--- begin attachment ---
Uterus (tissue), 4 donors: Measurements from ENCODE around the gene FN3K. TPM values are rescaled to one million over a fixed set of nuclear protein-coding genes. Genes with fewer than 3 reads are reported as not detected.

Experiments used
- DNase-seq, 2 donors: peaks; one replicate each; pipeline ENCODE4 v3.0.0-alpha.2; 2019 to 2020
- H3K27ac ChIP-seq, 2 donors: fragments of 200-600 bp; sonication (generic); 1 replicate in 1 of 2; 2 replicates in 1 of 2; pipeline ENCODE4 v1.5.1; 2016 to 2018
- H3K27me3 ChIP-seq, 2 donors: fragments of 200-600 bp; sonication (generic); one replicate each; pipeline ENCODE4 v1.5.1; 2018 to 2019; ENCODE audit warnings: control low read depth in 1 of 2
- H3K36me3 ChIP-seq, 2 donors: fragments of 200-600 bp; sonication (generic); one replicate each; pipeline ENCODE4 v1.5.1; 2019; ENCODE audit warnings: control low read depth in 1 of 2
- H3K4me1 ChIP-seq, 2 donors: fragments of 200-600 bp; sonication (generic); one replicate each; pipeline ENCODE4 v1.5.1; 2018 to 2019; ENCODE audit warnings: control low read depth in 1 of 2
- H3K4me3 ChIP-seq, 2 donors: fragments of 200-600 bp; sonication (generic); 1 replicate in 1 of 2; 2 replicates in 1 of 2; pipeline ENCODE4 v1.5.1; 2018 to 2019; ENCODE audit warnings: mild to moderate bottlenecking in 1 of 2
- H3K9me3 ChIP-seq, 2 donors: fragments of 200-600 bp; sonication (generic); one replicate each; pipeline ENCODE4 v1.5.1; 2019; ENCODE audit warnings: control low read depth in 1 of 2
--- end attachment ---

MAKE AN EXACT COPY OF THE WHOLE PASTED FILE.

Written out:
Uterus (tissue), 4 donors: Measurements from ENCODE around the gene FN3K. TPM values are rescaled to one million over a fixed set of nuclear protein-coding genes. Genes with fewer than 3 reads are reported as not detected.

Experiments used
- DNase-seq, 2 donors: peaks; one replicate each; pipeline ENCODE4 v3.0.0-alpha.2; 2019 to 2020
- H3K27ac ChIP-seq, 2 donors: fragments of 200-600 bp; sonication (generic); 1 replicate in 1 of 2; 2 replicates in 1 of 2; pipeline ENCODE4 v1.5.1; 2016 to 2018
- H3K27me3 ChIP-seq, 2 donors: fragments of 200-600 bp; sonication (generic); one replicate each; pipeline ENCODE4 v1.5.1; 2018 to 2019; ENCODE audit warnings: control low read depth in 1 of 2
- H3K36me3 ChIP-seq, 2 donors: fragments of 200-600 bp; sonication (generic); one replicate each; pipeline ENCODE4 v1.5.1; 2019; ENCODE audit warnings: control low read depth in 1 of 2
- H3K4me1 ChIP-seq, 2 donors: fragments of 200-600 bp; sonication (generic); one replicate each; pipeline ENCODE4 v1.5.1; 2018 to 2019; ENCODE audit warnings: control low read depth in 1 of 2
- H3K4me3 ChIP-seq, 2 donors: fragments of 200-600 bp; sonication (generic); 1 replicate in 1 of 2; 2 replicates in 1 of 2; pipeline ENCODE4 v1.5.1; 2018 to 2019; ENCODE audit warnings: mild to moderate bottlenecking in 1 of 2
- H3K9me3 ChIP-seq, 2 donors: fragments of 200-600 bp; sonication (generic); one replicate each; pipeline ENCODE4 v1.5.1; 2019; ENCODE audit warnings: control low read depth in 1 of 2